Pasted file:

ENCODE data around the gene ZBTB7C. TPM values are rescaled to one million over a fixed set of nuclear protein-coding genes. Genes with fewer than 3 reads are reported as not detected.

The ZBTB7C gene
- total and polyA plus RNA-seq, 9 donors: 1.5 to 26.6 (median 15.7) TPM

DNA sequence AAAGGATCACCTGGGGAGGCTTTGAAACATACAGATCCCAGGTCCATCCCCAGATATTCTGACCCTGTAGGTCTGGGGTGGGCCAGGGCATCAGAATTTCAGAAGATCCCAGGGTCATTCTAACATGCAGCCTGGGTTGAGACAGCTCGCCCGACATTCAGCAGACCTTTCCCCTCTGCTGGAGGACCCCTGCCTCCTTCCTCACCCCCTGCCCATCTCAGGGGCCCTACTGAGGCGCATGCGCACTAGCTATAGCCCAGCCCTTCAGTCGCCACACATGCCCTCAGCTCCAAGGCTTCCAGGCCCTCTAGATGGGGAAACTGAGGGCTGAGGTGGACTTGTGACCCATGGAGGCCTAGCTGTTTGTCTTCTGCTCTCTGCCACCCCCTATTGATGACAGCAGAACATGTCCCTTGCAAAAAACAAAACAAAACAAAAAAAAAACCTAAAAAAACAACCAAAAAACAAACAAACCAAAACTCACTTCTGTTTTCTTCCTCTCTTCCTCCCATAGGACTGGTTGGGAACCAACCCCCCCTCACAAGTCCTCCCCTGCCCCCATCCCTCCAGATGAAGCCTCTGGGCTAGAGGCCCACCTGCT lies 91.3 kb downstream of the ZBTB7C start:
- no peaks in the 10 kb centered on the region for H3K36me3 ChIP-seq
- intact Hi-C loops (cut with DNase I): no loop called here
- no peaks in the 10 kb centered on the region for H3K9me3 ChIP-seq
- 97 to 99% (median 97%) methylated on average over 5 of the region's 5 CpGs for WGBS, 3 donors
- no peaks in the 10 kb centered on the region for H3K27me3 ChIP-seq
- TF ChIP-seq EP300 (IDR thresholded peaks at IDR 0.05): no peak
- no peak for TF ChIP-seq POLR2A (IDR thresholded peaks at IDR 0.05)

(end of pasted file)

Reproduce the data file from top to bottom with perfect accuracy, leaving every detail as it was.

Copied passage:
ENCODE data around the gene ZBTB7C. TPM values are rescaled to one million over a fixed set of nuclear protein-coding genes. Genes with fewer than 3 reads are reported as not detected.

The ZBTB7C gene
- total and polyA plus RNA-seq, 9 donors: 1.5 to 26.6 (median 15.7) TPM

DNA sequence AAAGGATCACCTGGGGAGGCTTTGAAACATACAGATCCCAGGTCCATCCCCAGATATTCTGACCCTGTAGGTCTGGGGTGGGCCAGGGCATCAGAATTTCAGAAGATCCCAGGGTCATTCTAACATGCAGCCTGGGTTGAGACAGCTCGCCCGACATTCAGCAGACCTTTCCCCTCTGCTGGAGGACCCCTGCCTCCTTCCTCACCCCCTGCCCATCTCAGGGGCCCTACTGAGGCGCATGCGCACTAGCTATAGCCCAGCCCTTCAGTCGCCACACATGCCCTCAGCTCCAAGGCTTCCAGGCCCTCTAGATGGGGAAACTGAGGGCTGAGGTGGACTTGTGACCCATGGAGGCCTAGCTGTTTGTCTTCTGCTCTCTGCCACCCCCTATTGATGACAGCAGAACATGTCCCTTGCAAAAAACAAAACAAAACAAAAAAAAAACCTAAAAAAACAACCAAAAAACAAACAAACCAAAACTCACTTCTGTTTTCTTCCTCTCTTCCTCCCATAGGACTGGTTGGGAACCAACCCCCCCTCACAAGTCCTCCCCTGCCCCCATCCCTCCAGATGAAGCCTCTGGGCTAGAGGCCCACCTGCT lies 91.3 kb downstream of the ZBTB7C start:
- no peaks in the 10 kb centered on the region for H3K36me3 ChIP-seq
- intact Hi-C loops (cut with DNase I): no loop called here
- no peaks in the 10 kb centered on the region for H3K9me3 ChIP-seq
- 97 to 99% (median 97%) methylated on average over 5 of the region's 5 CpGs for WGBS, 3 donors
- no peaks in the 10 kb centered on the region for H3K27me3 ChIP-seq
- TF ChIP-seq EP300 (IDR thresholded peaks at IDR 0.05): no peak
- no peak for TF ChIP-seq POLR2A (IDR thresholded peaks at IDR 0.05)